Corporations are typically structured and policy-bound, while small startups are still in the process of creating their structure. Entrepreneurs can afford to have a little more freedom than a manager in a well-established firm. While executives for big companies might have more experience than startup founders in certain areas (such as managing large teams), there are a few important lessons that entrepreneurs can teach their corporate counterparts.
I’ve got some news: startups and large corporations behave in very different ways. Shocking, I know! When faced with a challenge, the most practical and effective course of action for a startup is usually dramatically different from what a large corporation would do. In fact, these practices often contradict each other outright.The reasoning for this is pretty simple. Corporations are typically structured and policy-bound, while small startups are still in the process of creating their structure. Entrepreneurs can afford to have a little more freedom than a manager in a well-established firm. While executives for big companies might have more experience than startup founders in certain areas (such as managing large teams), there are a few important lessons that entrepreneurs can teach their corporate counterparts:
Not many entrepreneurs are fortunate enough to start with a lot of money. While you might hear stories of startups raising millions of dollars, the truth is that most companies do not start that way. You’ve probably heard the adage: “you have to spend money to make money.” While that is true in many cases, executives would be smart to realize that spending money is not the only way to make money. Just look at all the startups who have started with little to no money at all. They might not have money to invest in R&D or a new marketing campaign when they really need a revenue boost, but to many startups, that proves to be a blessing in disguise. A lack of money forces startups to find creative ways to adapt to a changing market. Mark Zuckerberg famously said that Facebook’s strategy in its early days was to “move fast and break things”: they didn’t have a lot of money, nor did they know what would work and what wouldn’t, but it was their willingness to change that led to their growth. If startups can be agile and succeed without spending a lot of money, executives can have confidence that their companies can adapt as well without worrying about their budget.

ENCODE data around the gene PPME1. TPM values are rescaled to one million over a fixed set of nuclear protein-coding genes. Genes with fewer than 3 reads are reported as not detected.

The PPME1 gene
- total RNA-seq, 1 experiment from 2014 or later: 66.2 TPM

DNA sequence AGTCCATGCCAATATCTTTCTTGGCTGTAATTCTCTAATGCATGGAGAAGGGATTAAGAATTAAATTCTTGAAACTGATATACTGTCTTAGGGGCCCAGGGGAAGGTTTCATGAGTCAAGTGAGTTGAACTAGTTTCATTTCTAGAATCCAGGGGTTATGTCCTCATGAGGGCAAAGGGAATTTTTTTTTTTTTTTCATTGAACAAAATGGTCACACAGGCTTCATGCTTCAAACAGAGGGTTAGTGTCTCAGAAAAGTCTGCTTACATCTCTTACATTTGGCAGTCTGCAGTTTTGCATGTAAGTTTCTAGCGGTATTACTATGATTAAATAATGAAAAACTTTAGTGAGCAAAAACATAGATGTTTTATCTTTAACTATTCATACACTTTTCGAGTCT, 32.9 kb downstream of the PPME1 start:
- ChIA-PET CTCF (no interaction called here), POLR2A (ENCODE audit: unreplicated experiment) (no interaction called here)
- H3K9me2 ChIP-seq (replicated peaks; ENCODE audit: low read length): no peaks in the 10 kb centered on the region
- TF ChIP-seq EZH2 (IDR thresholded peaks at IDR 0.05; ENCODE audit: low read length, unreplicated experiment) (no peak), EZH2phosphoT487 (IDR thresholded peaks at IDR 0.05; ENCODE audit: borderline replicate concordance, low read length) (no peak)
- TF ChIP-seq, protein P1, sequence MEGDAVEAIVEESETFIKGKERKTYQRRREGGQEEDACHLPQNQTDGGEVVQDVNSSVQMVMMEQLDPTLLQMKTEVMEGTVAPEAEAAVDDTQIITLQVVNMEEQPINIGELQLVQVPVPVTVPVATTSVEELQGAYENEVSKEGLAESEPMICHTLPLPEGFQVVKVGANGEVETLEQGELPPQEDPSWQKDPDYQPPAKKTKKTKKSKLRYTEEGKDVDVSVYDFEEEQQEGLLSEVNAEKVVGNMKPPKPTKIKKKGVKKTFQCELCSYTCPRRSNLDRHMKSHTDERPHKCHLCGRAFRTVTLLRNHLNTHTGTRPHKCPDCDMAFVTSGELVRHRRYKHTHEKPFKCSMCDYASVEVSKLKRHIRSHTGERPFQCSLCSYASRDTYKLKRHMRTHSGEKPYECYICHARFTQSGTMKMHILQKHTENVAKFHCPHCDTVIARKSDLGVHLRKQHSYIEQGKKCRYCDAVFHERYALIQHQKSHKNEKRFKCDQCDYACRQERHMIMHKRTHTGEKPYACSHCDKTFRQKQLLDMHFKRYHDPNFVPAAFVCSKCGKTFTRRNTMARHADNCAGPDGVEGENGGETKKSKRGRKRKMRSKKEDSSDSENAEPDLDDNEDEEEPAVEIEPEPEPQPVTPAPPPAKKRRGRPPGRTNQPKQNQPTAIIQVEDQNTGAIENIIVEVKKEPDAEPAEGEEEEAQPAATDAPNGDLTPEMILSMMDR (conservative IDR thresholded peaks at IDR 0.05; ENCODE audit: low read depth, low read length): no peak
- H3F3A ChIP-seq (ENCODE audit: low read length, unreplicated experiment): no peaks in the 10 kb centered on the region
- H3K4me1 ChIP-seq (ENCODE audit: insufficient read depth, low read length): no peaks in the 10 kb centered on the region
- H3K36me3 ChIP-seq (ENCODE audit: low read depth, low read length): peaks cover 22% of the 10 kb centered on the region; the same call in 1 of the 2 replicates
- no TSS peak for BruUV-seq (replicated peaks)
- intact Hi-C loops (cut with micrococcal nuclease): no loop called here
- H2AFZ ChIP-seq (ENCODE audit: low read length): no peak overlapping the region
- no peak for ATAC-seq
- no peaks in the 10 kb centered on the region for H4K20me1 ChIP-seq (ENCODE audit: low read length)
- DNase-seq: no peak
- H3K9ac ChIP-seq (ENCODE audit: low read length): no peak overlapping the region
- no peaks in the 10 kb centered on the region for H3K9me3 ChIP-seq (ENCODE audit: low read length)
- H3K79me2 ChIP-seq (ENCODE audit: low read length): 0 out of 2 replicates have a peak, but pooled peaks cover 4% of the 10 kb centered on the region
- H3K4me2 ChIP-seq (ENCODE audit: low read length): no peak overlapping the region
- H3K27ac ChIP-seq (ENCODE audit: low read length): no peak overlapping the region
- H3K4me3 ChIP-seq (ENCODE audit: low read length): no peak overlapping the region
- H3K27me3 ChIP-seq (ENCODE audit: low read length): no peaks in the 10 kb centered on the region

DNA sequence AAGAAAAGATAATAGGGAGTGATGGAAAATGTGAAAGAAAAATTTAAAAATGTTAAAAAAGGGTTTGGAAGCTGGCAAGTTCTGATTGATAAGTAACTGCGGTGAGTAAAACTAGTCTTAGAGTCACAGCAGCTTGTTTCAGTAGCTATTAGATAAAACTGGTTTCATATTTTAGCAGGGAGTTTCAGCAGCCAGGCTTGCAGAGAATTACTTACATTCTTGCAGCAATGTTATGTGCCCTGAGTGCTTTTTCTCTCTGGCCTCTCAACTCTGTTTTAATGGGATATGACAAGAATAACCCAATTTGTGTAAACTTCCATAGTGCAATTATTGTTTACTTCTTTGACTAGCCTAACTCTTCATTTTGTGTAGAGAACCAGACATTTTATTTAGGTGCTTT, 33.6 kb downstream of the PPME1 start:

When Airbnb was a startup, its founders literally visited and stayed in their users’ homes. While they originally visited with the intent of taking pictures of the homes for the Airbnb website, they found that these visits were the perfect opportunity to find out what their customers needed and how they felt about the company.If you are an executive at a large corporation, this seems impossible. And it is. You won’t be able to meet every person who uses your products or services, but you can do the next best thing, which is to know as many as you can as well as you can.Pursue every opportunity to interact with customers. When you do, listen well. Take their words into consideration when making decisions in the future. Try to have those words in mind when you’re making strategic decisions for your company. Given, every person’s needs will be different, but if you can make decisions knowing that it will make your customers happy (even if it’s not every single one of them), you’ll make better decisions.
Startups face one big obstacle: they’re small. Nobody knows who they are, and until that changes, they won’t grow. However, they’re well aware of this, and that’s why their marketing strategies are full of clever ways to get people acquainted with their name and their business.Big companies might have the luxury of name and brand recognition, but that doesn’t mean they don’t need marketing, nor should they let their marketing grow stale. Corporate marketing should be dynamic, timely, and most of all, experimental. With the resources big companies have at their disposal, they should be ahead of the curve on marketing trends.
There’s always red tape in a large company, and bureaucracy makes problem-solving particularly difficult. Entrepreneurs don’t have red tape; if a problem arises, they put out the fire immediately. Executives would be smart to adopt this attitude. With all the name recognition their company has, they have so much more to lose if a product is defective or dissatisfactory. Word to the wise: when a problem comes up, cut through all the red tape and solve it.If they are properly applied, these lessons can prove extremely beneficial to large corporations. Taking a page or two out of an entrepreneur’s book will help executives to provide better service, create better products, and lead their large organizations to success.
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